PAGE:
The Paradox of Leadership: How Do You Cultivate Diversity of Thought AND Hold People Accountable?
I recently had the honor of speaking with three other exceptional speakers in LA at the gorgeous Terranea resort. Since our four sessions were running concurrently, we couldn’t see each other present, so I made a point of meeting each one of them before the presentations started.
As one of the speakers was prepping his slides, I introduced myself, congratulated him on his recent (and exciting) promotion and started a conversation. He then asked me where I was from. When I replied, “Washington DC”, he exclaimed, “I love DC!”
I Was Shocked Because No One Had Ever Said That to Me Before
I was shocked because no one has ever said that to me before. Usually, when I mention DC, most people back away as if I have an illness, and look at me askance, muttering something about Beltway Bandit and politics. So I was genuinely curious when I asked why he loved DC. His answer? “Because it’s so elegant. And everyone there is so smart.”
As I walked away from that conversation, his comment kept running through my mind for over a week.
I was preparing for or a DC-based OpEd Project class, to learn how to write opinion pieces. I asked myself: “Is that true? Is everyone smart in DC?” I then started to wonder, “Can I hold myself against these uber smart people who talk foreign policy, poverty rates and global GDP at the drop of a hat? They’re going to write Op-Eds about “real” things. How in the world will I ever sway someone’s opinion writing about the paradox of leadership?”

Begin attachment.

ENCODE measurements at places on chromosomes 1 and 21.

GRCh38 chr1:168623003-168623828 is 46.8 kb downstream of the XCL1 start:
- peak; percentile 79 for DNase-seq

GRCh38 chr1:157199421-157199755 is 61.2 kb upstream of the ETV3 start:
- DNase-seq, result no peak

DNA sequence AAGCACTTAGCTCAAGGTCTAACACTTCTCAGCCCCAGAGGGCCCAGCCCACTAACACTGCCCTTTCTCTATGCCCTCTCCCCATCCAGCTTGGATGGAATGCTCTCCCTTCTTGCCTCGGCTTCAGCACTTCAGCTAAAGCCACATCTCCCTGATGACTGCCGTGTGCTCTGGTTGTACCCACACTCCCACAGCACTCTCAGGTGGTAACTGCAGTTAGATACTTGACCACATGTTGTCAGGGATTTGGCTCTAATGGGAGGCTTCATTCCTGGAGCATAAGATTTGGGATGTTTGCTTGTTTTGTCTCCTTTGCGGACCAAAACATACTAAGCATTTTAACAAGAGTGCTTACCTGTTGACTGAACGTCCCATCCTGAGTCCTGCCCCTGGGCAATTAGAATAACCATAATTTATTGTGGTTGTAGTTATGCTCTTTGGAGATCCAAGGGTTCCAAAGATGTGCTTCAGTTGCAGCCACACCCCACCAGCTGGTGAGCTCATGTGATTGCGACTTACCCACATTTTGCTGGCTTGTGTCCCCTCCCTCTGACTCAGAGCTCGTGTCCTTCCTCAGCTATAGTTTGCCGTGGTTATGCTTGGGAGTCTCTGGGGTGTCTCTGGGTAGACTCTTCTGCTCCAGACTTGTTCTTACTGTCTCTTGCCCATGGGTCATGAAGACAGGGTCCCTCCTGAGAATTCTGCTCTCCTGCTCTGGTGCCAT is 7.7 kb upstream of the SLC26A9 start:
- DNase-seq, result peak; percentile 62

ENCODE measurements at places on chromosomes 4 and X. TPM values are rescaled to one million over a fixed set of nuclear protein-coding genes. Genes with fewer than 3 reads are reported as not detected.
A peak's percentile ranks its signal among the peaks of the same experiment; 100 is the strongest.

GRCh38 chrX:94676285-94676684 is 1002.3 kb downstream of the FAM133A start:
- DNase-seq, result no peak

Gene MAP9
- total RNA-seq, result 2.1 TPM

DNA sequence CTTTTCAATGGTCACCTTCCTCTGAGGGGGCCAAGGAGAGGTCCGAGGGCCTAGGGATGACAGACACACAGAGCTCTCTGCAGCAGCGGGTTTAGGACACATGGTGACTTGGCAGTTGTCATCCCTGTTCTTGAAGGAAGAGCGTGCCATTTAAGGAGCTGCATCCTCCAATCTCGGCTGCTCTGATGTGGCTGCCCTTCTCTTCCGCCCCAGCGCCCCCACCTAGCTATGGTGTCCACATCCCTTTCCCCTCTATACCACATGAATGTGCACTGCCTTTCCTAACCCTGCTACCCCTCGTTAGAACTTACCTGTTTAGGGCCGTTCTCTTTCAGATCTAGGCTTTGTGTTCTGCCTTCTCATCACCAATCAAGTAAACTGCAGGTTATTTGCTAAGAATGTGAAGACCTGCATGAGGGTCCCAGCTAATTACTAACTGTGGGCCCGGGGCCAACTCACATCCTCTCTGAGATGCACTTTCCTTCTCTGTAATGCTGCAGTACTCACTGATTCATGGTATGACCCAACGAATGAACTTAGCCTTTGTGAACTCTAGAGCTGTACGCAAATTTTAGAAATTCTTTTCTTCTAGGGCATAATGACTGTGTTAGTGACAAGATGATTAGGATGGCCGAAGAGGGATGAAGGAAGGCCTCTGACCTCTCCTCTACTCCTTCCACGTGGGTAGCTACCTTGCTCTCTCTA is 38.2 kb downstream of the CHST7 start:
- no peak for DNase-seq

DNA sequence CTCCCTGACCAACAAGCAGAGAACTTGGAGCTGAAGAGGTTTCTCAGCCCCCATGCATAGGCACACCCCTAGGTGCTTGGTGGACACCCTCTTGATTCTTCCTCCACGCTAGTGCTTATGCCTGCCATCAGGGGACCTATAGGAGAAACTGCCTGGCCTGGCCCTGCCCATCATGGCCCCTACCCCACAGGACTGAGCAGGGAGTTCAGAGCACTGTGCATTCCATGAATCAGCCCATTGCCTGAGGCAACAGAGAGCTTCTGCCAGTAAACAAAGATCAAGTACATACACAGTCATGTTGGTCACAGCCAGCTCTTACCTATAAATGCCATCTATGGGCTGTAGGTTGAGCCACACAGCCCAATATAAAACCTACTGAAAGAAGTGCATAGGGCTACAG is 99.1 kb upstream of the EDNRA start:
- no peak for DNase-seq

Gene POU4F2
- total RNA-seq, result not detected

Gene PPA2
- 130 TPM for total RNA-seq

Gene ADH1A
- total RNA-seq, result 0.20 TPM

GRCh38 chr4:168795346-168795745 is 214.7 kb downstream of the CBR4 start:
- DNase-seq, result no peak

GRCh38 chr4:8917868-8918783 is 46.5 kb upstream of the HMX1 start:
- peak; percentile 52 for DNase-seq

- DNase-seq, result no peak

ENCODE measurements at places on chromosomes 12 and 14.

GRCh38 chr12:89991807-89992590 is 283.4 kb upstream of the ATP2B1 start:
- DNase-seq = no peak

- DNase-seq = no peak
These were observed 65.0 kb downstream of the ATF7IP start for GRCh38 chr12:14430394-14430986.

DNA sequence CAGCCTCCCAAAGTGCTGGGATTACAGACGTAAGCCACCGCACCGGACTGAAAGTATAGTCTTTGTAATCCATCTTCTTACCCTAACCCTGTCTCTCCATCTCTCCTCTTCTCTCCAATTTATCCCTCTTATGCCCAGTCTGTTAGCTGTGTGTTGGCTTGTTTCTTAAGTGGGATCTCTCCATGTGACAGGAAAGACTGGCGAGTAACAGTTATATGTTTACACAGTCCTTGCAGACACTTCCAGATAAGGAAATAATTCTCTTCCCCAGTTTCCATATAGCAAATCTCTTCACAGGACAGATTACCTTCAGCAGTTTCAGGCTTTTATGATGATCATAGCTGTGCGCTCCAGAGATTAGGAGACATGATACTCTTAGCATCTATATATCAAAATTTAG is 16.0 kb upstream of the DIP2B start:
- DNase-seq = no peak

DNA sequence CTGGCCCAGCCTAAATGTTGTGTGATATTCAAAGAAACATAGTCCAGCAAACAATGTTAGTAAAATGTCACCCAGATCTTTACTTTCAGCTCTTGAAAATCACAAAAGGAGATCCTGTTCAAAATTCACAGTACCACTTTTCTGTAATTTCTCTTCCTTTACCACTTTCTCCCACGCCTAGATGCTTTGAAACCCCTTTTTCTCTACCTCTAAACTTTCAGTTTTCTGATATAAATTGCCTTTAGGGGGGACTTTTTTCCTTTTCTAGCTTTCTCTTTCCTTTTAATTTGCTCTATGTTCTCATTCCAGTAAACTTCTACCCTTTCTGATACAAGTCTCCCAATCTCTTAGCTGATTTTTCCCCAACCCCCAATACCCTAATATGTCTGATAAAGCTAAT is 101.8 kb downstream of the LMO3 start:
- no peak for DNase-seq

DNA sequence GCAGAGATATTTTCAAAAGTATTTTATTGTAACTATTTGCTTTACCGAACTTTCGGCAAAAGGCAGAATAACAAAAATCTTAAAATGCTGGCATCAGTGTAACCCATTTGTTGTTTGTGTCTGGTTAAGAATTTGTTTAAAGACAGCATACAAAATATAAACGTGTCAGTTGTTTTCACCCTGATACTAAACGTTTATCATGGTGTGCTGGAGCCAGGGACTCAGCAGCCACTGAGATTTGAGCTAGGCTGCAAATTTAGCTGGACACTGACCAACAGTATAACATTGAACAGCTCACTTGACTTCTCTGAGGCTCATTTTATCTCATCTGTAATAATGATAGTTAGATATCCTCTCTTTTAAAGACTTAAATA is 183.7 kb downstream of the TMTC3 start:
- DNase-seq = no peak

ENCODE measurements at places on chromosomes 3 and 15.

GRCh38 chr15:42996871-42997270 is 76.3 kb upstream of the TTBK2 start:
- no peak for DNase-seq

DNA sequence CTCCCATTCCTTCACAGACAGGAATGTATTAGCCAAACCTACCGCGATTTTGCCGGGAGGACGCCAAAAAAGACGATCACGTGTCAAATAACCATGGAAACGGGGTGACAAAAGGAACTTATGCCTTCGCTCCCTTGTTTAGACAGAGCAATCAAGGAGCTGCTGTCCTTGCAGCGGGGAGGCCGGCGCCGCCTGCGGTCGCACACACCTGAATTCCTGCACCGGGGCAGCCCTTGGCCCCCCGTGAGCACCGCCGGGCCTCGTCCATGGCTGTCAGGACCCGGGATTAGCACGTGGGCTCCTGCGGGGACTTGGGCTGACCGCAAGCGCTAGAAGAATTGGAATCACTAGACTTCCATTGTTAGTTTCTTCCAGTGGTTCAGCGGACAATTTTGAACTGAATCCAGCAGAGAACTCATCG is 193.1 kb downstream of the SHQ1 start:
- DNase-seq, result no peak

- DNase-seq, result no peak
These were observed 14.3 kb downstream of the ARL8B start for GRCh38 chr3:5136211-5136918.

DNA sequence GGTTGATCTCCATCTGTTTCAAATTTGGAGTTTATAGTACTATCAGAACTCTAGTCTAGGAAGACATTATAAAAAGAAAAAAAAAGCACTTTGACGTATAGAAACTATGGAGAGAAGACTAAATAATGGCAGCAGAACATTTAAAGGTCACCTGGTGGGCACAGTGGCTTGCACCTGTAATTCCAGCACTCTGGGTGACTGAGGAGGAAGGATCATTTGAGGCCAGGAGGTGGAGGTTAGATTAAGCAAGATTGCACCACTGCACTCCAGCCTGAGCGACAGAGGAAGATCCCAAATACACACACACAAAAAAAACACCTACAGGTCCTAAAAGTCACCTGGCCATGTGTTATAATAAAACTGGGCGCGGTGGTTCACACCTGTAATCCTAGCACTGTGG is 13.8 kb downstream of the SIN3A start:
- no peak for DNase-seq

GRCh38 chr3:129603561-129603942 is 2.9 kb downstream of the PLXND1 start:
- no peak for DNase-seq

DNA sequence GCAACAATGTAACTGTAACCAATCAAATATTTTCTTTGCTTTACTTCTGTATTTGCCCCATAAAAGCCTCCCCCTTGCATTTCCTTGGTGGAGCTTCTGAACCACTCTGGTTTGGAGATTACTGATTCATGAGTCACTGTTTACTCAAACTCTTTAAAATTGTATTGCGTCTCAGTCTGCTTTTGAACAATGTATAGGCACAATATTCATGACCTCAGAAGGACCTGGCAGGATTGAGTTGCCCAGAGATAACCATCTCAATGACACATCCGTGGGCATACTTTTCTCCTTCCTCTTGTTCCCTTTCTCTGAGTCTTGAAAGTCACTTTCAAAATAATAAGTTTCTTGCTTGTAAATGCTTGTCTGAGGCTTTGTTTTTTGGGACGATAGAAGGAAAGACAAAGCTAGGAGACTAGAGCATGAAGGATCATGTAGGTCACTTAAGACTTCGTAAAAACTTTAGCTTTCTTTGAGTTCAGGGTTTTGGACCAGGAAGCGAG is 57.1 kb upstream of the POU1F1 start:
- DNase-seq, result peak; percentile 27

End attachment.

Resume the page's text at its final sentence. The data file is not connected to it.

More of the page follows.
During the Op-Ed class, one concept jumped out at me. Their definition of thought leadership is “an evidence-based argument that is timely and of public value”. I felt myself have more confidence as we worked our way through the day.
Evidence based? Check. I’m thorough with my stats and research.
Public value? Check. I know that my work brings value to leaders all over the country.
Timely? Check. I admit I don’t read as much as I could; yet I can discuss global events without much trouble.
However, I kept tripping over the word ‘argument’. All day I felt uncomfortable with that word, yet couldn’t quite figure out why. To me, an argument means a type of conflict where someone wins and someone loses. So was I uncomfortable with writing an op-ed that might create conflict? Although I don’t go running toward conflict, I use TKI and manage conflict well. So that wasn’t what was making me uncomfortable. Was I nervous about online trolls making anonymous, rude comments on my post? When the Washington Post dubbed me the Generational Guru, the trolls were brutal and I was upset for days. Nowadays, although I don’t look forward to it, I know to expect trolls. So that wasn’t what was making me uncomfortable.
So what was it? Then it hit me. The paradox of leadership was causing my problem. In my mind, if I make an argument, then I might shut down a part of the conversation and lose diversity of thought in the discourse. And this is completely opposite of what I teach in my leadership development programs.
Then it Hit Me. The Paradox of Leadership Was Causing My Problem.
For example, if I write an op-ed titled “Our Economy Will Thrive When Male CEOs Remove Gender Bias”, I would likely capture the attention of some readers. Yet male CEOs may read the title and ignore the piece. And if male CEOs don’t read the piece and engage in the public discourse, then I won’t hear their perspective. And listening to other people’s perspectives is crucial to leadership.